In November 2000, HRA Gray & Pape, LLC, (HRAG&P) contracted with the National Park Service (NPS), Midwest Regional Office, to prepare a Historic Resource Study (HRS) for Effigy Mounds National Monument in Clayton and Allamakee Counties, Iowa. Effigy Mounds National Monument was created by President Harry S Truman's proclamation on October 25, 1949. Since that date, several land acquisitions have increased the size of the monument. Most recently, in December 2000, the Heritage Addition added 1,045 acres to the monument, increasing it to 2,526 acres. There are more than 200 known prehistoric mounds, constructed between 2,500 and 700 years ago, within Effigy Mounds National Monument. The monument consists of the North, South, Heritage Addition, and Sny Magill Units, with the largest concentration of mounds at Sny Magill. Farming and other activities have destroyed the surface manifestation of a number of mounds, including those formerly situated in the Yellow River floodplain and in several open fields. However, subsurface features at some of these mounds may still survive.  In addition to the mounds, there are 18 rock shelters in the North and South units of the monument. Historic period resources include a remnant section of a military road constructed in 1840 and archeological remains associated with various historic period activities. The monument curates an extensive collection of more than 8,000 prehistoric artifacts and more than 12,000 manuscripts that are displayed in an interpretive museum and stored in the archives. The archives also contain a number of biological, geological, and paleontological samples. Park administrative offices are housed in the visitor center. Upon passage of the National Historic Preservation Act of 1966, the monument, along with many other National Park Service sites and properties, was listed in the National Register of Historic Places (NRHP).
As a management tool, the HRS synthesizes cultural resource information from all cultural resource disciplines in a narrative designed to serve managers, planners, interpreters, cultural resource specialists, and the interested public as a reference for the history of the region and the resources within the park. The HRS is derived from research in primary and secondary records related to environmental history, prehistoric and American Indian use and occupation, exploration, land use, settlement patterns, and the development of archeology as a discipline. It utilizes both documentary research and field observations to determine and describe the integrity, authenticity, associative values, and significance of cultural resources within the monument, as well to highlight areas for future interpretive development. The HRS will serve as the foundation for future cultural resource assessments and management plans. It defines themes of area history; establishes a relationship between events and the built environment; identifies time frames and periods of significance for historic contexts; and identifies links between national, regional, and local events.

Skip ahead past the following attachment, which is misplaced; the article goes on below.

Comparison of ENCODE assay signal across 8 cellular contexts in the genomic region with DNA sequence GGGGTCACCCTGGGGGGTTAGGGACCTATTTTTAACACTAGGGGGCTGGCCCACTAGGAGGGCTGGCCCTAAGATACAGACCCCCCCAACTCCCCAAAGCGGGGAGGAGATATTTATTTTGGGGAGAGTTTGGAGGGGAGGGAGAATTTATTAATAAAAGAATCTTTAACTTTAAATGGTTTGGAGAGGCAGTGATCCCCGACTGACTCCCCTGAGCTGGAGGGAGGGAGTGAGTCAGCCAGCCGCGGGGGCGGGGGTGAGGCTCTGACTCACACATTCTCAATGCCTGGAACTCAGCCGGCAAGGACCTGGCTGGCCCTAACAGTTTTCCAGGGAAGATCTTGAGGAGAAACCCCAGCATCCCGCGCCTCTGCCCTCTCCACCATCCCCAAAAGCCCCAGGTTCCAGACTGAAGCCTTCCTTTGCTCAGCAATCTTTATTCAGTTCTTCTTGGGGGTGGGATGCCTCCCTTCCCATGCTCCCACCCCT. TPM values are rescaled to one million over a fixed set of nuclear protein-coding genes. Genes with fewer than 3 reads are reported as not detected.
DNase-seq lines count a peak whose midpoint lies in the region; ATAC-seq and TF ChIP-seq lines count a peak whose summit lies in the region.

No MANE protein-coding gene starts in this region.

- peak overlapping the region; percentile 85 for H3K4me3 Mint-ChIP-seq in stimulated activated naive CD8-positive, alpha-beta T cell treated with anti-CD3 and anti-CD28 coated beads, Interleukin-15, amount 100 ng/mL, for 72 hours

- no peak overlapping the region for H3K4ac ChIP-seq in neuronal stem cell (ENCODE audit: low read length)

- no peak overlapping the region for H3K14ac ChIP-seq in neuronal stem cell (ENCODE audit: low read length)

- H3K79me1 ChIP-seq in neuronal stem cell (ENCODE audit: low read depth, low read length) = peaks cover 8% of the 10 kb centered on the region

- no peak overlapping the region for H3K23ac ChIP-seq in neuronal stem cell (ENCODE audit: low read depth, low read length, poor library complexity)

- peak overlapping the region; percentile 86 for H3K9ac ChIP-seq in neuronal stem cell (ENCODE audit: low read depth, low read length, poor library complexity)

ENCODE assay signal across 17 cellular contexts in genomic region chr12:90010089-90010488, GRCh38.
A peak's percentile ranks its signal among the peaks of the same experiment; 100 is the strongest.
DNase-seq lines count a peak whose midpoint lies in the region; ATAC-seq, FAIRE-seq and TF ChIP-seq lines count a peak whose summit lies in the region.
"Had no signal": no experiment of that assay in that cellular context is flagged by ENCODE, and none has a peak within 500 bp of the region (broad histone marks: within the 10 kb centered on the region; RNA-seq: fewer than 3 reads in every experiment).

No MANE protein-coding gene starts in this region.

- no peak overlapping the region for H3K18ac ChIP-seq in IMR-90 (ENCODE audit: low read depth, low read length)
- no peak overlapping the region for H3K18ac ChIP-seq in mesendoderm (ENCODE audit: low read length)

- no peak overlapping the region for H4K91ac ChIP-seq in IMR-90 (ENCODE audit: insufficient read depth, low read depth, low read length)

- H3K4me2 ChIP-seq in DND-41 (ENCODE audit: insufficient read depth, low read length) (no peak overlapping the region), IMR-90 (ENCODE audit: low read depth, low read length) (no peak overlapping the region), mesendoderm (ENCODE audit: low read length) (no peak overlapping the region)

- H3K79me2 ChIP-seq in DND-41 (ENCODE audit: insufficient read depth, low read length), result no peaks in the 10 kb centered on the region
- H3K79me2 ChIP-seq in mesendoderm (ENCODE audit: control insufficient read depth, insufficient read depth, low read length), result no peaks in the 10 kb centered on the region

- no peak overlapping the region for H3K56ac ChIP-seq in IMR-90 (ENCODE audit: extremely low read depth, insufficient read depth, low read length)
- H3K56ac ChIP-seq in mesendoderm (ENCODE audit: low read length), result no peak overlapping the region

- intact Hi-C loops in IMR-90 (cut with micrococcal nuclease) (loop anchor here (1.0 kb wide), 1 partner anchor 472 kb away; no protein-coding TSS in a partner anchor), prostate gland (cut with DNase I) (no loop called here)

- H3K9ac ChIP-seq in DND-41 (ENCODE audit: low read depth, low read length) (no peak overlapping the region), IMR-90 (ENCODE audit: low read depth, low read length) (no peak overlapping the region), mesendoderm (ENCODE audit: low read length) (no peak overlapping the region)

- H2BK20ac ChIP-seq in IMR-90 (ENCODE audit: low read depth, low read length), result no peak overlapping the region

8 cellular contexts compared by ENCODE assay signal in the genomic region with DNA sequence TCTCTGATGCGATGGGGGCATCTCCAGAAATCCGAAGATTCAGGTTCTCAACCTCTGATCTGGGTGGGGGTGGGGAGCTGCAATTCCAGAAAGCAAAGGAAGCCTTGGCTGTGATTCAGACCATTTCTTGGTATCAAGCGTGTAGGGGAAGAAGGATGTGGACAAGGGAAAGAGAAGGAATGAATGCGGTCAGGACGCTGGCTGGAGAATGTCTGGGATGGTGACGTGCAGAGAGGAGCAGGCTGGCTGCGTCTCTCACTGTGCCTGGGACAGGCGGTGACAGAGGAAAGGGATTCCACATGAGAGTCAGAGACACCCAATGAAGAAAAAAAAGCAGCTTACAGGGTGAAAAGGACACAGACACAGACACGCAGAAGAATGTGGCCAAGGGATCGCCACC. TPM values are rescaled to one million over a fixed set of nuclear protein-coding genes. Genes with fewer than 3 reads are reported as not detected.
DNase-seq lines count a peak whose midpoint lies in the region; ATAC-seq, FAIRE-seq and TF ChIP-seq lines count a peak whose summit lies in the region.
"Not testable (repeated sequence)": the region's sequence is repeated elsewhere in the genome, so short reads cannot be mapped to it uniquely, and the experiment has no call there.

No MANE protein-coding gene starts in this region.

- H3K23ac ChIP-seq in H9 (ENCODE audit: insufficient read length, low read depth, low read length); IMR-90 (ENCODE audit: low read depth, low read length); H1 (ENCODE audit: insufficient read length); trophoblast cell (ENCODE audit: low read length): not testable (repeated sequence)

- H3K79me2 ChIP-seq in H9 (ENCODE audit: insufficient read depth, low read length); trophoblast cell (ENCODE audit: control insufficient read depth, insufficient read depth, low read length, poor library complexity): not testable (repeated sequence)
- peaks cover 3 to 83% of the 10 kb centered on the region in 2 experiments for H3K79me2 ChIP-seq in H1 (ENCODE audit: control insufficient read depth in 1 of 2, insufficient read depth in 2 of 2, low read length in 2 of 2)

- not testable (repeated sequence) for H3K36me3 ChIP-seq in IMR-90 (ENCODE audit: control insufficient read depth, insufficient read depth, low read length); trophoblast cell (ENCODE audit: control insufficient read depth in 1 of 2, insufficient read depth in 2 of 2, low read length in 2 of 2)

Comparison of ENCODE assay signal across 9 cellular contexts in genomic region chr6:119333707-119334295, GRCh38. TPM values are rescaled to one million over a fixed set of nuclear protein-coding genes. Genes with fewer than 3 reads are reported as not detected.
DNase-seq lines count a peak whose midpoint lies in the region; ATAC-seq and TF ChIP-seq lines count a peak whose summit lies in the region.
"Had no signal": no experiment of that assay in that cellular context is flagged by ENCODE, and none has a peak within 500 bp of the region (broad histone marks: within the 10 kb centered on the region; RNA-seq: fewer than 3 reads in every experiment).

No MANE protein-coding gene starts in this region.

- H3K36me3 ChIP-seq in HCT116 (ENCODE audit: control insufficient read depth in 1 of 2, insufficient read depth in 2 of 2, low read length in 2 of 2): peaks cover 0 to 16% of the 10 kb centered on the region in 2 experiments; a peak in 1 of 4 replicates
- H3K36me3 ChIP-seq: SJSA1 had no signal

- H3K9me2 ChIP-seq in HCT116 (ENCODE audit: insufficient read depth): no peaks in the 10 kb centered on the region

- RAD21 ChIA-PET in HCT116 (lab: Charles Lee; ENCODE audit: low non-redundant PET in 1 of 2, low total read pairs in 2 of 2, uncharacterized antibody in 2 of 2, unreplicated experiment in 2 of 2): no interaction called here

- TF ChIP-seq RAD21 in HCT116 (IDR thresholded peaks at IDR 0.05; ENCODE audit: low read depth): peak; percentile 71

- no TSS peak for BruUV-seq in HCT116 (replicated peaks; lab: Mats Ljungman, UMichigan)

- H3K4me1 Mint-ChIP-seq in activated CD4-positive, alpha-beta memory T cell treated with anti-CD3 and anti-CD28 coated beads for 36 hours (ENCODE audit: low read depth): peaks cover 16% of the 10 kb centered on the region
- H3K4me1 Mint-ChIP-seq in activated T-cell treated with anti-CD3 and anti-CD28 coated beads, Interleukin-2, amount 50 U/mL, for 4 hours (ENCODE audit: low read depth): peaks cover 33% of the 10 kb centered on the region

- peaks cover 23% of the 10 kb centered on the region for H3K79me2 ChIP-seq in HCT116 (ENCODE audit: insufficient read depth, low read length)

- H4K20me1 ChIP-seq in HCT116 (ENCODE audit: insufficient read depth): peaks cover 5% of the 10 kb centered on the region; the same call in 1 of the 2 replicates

The HRS also is designed to review previously completed Effigy Mounds National Monument cultural resource studies of varying nature. This variability stems from the limited scope of some studies, the addition of new property to the monument, changes over time in cultural resource management theories, and changing management needs associated with site usage and the targeting of a broader audience. Furthermore, in recent years, cultural resource managers have placed increased emphasis upon cultural landscapes that encompass the totality of resources that constitute a system of land use or that now form a multiple-layer depiction of use over time. Natural features, vegetation, land use patterns, and circulation systems are a few of the important elements of cultural landscapes. Effigy Mounds National Monument is located in an area with a rich prehistoric and historic period history, the interwoven evidence of which is visible on the landscape. To interpret and manage the primary cultural resources for which the monument was established, it is critical to understand the evolution of this landscape.
Last Updated: 08-Oct-2003